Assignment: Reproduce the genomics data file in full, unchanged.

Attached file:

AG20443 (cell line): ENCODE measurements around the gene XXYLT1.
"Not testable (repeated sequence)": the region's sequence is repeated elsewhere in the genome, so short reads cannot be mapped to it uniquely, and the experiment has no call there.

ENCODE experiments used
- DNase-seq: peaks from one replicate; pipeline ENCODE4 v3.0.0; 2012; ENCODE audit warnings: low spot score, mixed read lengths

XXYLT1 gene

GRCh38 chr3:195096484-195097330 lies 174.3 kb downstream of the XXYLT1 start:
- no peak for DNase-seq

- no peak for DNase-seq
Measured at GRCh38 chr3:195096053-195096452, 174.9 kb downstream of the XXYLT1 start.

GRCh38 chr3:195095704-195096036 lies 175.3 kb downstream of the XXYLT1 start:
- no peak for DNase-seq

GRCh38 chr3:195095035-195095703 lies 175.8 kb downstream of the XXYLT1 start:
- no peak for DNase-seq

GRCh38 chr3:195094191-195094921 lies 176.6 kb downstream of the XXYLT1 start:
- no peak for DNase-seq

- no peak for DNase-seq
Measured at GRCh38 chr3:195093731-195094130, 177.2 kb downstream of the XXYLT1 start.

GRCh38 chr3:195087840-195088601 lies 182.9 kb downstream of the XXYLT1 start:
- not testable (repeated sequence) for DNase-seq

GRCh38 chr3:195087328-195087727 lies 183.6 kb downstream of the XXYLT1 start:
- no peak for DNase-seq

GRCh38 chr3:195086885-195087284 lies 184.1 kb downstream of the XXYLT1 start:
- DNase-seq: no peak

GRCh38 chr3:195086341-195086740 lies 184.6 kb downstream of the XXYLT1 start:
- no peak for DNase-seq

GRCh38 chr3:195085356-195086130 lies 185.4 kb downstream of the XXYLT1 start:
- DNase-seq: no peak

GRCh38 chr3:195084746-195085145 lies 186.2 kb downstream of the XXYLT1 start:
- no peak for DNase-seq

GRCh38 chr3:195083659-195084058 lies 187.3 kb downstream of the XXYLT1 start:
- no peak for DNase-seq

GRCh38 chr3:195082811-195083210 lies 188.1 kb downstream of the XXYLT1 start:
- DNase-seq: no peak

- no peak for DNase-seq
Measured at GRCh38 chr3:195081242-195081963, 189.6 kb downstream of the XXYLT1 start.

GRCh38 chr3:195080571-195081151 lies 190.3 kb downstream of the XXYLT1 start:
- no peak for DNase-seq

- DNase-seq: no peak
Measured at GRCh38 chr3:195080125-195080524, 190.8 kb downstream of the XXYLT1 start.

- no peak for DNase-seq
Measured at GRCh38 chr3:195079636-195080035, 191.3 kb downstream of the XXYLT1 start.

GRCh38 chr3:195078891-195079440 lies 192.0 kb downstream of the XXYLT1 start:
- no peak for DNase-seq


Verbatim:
AG20443 (cell line): ENCODE measurements around the gene XXYLT1.
"Not testable (repeated sequence)": the region's sequence is repeated elsewhere in the genome, so short reads cannot be mapped to it uniquely, and the experiment has no call there.

ENCODE experiments used
- DNase-seq: peaks from one replicate; pipeline ENCODE4 v3.0.0; 2012; ENCODE audit warnings: low spot score, mixed read lengths

XXYLT1 gene

GRCh38 chr3:195096484-195097330 lies 174.3 kb downstream of the XXYLT1 start:
- no peak for DNase-seq

- no peak for DNase-seq
Measured at GRCh38 chr3:195096053-195096452, 174.9 kb downstream of the XXYLT1 start.

GRCh38 chr3:195095704-195096036 lies 175.3 kb downstream of the XXYLT1 start:
- no peak for DNase-seq

GRCh38 chr3:195095035-195095703 lies 175.8 kb downstream of the XXYLT1 start:
- no peak for DNase-seq

GRCh38 chr3:195094191-195094921 lies 176.6 kb downstream of the XXYLT1 start:
- no peak for DNase-seq

- no peak for DNase-seq
Measured at GRCh38 chr3:195093731-195094130, 177.2 kb downstream of the XXYLT1 start.

GRCh38 chr3:195087840-195088601 lies 182.9 kb downstream of the XXYLT1 start:
- not testable (repeated sequence) for DNase-seq

GRCh38 chr3:195087328-195087727 lies 183.6 kb downstream of the XXYLT1 start:
- no peak for DNase-seq

GRCh38 chr3:195086885-195087284 lies 184.1 kb downstream of the XXYLT1 start:
- DNase-seq: no peak

GRCh38 chr3:195086341-195086740 lies 184.6 kb downstream of the XXYLT1 start:
- no peak for DNase-seq

GRCh38 chr3:195085356-195086130 lies 185.4 kb downstream of the XXYLT1 start:
- DNase-seq: no peak

GRCh38 chr3:195084746-195085145 lies 186.2 kb downstream of the XXYLT1 start:
- no peak for DNase-seq

GRCh38 chr3:195083659-195084058 lies 187.3 kb downstream of the XXYLT1 start:
- no peak for DNase-seq

GRCh38 chr3:195082811-195083210 lies 188.1 kb downstream of the XXYLT1 start:
- DNase-seq: no peak

- no peak for DNase-seq
Measured at GRCh38 chr3:195081242-195081963, 189.6 kb downstream of the XXYLT1 start.

GRCh38 chr3:195080571-195081151 lies 190.3 kb downstream of the XXYLT1 start:
- no peak for DNase-seq

- DNase-seq: no peak
Measured at GRCh38 chr3:195080125-195080524, 190.8 kb downstream of the XXYLT1 start.

- no peak for DNase-seq
Measured at GRCh38 chr3:195079636-195080035, 191.3 kb downstream of the XXYLT1 start.

GRCh38 chr3:195078891-195079440 lies 192.0 kb downstream of the XXYLT1 start:
- no peak for DNase-seq